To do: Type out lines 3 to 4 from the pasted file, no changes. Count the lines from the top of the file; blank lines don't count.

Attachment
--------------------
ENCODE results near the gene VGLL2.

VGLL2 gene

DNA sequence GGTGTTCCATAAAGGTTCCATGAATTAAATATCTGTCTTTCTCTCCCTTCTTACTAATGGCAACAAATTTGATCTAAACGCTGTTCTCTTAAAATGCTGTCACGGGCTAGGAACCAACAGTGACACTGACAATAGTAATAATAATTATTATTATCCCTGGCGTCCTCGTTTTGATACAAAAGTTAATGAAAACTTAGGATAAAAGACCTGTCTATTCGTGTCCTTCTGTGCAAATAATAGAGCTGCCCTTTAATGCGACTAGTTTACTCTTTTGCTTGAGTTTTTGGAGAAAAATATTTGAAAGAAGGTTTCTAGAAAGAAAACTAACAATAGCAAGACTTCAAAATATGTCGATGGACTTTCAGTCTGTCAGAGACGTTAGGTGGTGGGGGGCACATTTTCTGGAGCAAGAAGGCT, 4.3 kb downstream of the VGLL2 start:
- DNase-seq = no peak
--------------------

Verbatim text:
DNA sequence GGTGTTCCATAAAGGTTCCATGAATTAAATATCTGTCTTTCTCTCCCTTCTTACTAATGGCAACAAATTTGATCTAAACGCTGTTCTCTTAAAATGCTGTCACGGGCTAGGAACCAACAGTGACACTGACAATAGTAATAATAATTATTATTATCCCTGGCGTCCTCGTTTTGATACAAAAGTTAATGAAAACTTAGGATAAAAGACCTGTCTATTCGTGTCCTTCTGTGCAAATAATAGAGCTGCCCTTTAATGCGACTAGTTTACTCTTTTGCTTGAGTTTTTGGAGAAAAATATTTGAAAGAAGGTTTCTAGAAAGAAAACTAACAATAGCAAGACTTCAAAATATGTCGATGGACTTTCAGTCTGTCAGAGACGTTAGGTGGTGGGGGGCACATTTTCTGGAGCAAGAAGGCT, 4.3 kb downstream of the VGLL2 start:
- DNase-seq = no peak